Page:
The primary reason – for once – wasn’t laziness but fear. It is exactly the same predicament that I find myself in after watching Eternal Sunshine of the Spotless Mind, something I have done twice since starting this site.
The fear emanates from the fact that both this and ‘Spotless’ elicit… you know… oh don’t make me say it… oh alright… FEELINGS and stuff.
Put more succinctly both films make a liquid substance well up in the corner of my eyes. Precious few films do that, well maybe my wedding video – but that is another reason entirely. (I’m kidding! I burned our wedding video…)
Finding Neverland shows the family that provided the inspiration for famed writer J.M. Barrie (Johnny Depp) when he came up with Peter Pan, a story that has since been told to millions of wide eyed children the world over.
Despite many projects being developed and performed as stage plays, Barrie was wracked with self-doubt, amid a period where his writing was becoming less and less powerful, and his marriage to Mary (Rahda Mitchell) less and less meaningful.
Each day Barrie would leave the confines of both home and marriage to take his large dog to the park, where he would sit and watch the world go by, hoping to find something to spark his next great literary work. It was on one such day that he met Sylvia Davies (Kate Winslet) and her four young sons.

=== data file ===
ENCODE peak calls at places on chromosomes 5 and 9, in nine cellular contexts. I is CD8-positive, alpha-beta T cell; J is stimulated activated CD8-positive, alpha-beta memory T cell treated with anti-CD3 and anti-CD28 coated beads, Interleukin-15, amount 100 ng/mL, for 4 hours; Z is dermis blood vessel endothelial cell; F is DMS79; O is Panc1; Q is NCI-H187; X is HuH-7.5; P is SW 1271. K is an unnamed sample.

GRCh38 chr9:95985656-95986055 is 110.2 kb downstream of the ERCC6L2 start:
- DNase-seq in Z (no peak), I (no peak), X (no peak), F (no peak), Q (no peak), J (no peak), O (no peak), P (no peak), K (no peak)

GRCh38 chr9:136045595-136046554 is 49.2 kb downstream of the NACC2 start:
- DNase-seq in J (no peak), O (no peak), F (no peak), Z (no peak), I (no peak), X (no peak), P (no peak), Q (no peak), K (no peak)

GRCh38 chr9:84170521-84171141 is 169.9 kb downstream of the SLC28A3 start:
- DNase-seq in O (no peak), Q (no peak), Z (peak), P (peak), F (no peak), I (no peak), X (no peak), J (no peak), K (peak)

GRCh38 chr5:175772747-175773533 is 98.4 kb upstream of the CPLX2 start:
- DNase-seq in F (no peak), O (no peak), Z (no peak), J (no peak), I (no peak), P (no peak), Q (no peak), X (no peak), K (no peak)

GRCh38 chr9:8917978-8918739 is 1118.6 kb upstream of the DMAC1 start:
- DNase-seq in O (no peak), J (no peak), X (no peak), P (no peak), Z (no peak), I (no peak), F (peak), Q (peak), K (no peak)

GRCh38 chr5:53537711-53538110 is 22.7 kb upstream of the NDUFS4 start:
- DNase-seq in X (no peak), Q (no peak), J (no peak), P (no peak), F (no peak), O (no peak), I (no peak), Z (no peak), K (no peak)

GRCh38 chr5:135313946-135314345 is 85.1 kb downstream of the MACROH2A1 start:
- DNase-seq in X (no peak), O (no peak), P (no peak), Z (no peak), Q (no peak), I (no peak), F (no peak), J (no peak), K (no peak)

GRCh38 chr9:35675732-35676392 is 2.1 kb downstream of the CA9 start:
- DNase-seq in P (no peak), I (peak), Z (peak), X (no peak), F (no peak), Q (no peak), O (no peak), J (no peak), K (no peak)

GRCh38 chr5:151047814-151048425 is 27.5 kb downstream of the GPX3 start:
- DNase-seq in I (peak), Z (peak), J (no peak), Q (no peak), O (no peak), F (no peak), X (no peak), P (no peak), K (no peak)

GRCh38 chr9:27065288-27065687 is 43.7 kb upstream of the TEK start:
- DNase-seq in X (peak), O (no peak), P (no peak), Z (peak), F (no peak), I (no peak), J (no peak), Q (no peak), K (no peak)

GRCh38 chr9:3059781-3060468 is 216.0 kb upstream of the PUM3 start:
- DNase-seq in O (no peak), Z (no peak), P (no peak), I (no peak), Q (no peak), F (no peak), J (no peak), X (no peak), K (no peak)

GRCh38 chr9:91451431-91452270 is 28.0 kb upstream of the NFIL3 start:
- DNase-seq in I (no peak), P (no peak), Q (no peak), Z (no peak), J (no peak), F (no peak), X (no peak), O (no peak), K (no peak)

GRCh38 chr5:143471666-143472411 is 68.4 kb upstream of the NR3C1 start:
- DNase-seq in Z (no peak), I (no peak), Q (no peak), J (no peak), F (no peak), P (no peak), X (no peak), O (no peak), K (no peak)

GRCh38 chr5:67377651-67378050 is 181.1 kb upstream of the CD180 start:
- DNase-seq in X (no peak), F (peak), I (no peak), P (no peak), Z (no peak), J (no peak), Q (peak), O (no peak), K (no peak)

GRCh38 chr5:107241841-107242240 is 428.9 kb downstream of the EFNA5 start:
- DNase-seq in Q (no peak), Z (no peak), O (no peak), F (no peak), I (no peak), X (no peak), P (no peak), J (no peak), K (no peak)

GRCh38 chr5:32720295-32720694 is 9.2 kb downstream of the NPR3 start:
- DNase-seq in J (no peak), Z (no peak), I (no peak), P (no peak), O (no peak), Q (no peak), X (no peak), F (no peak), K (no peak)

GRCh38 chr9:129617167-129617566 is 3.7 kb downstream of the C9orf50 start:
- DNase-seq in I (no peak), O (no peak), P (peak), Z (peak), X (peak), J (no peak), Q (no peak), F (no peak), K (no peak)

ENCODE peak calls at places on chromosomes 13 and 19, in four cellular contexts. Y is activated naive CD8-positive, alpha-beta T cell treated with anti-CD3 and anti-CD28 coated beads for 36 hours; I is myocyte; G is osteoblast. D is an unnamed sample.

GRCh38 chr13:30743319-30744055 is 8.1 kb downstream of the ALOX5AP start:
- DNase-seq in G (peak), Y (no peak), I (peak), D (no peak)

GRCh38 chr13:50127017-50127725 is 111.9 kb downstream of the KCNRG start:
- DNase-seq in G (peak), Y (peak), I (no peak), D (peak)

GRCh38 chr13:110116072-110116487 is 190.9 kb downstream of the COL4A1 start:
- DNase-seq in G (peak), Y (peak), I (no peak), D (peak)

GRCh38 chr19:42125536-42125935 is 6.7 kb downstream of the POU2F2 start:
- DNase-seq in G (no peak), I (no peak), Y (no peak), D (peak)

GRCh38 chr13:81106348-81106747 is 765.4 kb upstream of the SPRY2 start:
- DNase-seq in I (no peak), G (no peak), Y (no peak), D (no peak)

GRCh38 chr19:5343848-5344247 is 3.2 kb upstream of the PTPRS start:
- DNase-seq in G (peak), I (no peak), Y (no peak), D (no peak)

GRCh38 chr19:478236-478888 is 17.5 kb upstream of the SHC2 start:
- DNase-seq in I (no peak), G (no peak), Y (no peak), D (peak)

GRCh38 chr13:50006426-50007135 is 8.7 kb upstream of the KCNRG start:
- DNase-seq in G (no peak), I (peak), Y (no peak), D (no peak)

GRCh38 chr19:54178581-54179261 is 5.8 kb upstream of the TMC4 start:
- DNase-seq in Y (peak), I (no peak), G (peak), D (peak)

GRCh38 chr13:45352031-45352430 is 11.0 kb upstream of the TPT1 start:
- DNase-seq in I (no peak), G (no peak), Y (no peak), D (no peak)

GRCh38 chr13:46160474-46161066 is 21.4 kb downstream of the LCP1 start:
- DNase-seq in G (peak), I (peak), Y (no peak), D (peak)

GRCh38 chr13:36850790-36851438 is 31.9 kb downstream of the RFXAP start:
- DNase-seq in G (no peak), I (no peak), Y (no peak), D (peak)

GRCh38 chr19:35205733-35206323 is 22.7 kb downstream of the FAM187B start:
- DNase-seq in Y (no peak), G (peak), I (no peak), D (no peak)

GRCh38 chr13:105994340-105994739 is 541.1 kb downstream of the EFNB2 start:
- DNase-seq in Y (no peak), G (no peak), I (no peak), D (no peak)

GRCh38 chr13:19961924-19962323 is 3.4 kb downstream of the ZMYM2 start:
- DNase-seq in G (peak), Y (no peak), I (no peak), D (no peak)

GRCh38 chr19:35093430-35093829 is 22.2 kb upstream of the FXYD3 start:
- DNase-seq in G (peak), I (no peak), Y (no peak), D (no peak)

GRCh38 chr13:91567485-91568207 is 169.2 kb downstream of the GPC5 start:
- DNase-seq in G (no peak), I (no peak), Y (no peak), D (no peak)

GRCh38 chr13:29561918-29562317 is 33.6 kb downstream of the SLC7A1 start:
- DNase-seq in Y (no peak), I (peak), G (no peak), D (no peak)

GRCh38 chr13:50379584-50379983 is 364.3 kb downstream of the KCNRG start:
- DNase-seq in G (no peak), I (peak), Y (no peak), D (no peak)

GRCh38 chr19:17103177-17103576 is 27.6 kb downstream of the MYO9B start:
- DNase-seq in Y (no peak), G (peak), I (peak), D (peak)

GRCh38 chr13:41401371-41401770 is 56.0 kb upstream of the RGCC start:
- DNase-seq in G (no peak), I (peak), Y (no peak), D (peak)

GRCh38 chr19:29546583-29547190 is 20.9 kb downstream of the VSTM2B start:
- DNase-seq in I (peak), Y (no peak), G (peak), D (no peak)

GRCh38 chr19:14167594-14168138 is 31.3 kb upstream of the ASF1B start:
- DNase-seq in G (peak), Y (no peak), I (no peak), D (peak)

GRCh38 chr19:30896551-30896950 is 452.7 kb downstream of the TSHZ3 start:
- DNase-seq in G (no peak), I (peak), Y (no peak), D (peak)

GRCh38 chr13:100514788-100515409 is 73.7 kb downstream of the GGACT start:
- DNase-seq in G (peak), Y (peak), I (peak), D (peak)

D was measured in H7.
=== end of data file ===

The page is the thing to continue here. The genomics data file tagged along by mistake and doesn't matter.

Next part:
Unlike the present day a solitary man sitting on a bench talking to small boys wasn’t seen as grounds for a summary lynching carried out by a frenzied mob, in fact Sylvia and especially the boys quite enjoyed Barrie’s company – especially his storytelling abilities. Where the kids saw a shaggy dog lying on the grass, Barrie described in vivid detail the real whimsical truth behind this shaggy bear.
Each day the two parties met, with the children swept away as the tales became more interactive, and the locales eventually moving to the Davies’ residence, where they evolved into games and interactive fantasy, all while the delighted Sylvia watched on.
And while Mary sat alone in her own spacious home, wondering when her husband would return home from visiting the Davies’ children… and their single mother.
Of course Barrie was oblivious to all this, for as well as living through the children, his own screening process of logic was almost as juvenile, not caring how this grown man looked to outsiders such as his wife and Sylvia’s concerned mother. Barrie lived vicariously through the children, rediscovering his own sense of wonderment and inspired by their energy and spark. The only child that didn’t seem to share his ‘you’re only as young as you feel’ motif is Peter (Freddie Highmore), a child all too serious and weathered beyond what a small innocent child should be. It seemed that Peter wanted to grow up too fast, with Barrie concerned that he would miss out of the simple joys of an uncomplicated childhood as he did.